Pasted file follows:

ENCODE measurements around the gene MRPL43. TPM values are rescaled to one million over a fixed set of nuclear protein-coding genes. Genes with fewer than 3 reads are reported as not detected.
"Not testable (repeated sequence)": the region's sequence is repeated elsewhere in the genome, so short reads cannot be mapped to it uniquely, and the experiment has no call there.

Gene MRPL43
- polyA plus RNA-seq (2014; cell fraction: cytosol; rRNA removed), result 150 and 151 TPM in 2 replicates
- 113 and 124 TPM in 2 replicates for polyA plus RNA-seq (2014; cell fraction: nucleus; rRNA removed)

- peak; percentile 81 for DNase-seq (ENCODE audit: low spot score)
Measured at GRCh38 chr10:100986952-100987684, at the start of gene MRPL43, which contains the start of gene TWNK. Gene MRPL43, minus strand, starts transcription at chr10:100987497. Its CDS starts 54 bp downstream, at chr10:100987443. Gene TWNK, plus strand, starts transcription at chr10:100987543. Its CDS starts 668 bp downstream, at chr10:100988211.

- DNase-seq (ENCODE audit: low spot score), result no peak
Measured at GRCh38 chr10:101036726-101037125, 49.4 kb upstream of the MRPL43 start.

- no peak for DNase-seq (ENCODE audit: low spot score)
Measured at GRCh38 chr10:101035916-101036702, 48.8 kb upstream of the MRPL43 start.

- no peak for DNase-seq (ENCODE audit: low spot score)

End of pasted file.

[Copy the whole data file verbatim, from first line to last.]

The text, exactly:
ENCODE measurements around the gene MRPL43. TPM values are rescaled to one million over a fixed set of nuclear protein-coding genes. Genes with fewer than 3 reads are reported as not detected.
"Not testable (repeated sequence)": the region's sequence is repeated elsewhere in the genome, so short reads cannot be mapped to it uniquely, and the experiment has no call there.

Gene MRPL43
- polyA plus RNA-seq (2014; cell fraction: cytosol; rRNA removed), result 150 and 151 TPM in 2 replicates
- 113 and 124 TPM in 2 replicates for polyA plus RNA-seq (2014; cell fraction: nucleus; rRNA removed)

- peak; percentile 81 for DNase-seq (ENCODE audit: low spot score)
Measured at GRCh38 chr10:100986952-100987684, at the start of gene MRPL43, which contains the start of gene TWNK. Gene MRPL43, minus strand, starts transcription at chr10:100987497. Its CDS starts 54 bp downstream, at chr10:100987443. Gene TWNK, plus strand, starts transcription at chr10:100987543. Its CDS starts 668 bp downstream, at chr10:100988211.

- DNase-seq (ENCODE audit: low spot score), result no peak
Measured at GRCh38 chr10:101036726-101037125, 49.4 kb upstream of the MRPL43 start.

- no peak for DNase-seq (ENCODE audit: low spot score)
Measured at GRCh38 chr10:101035916-101036702, 48.8 kb upstream of the MRPL43 start.

- no peak for DNase-seq (ENCODE audit: low spot score)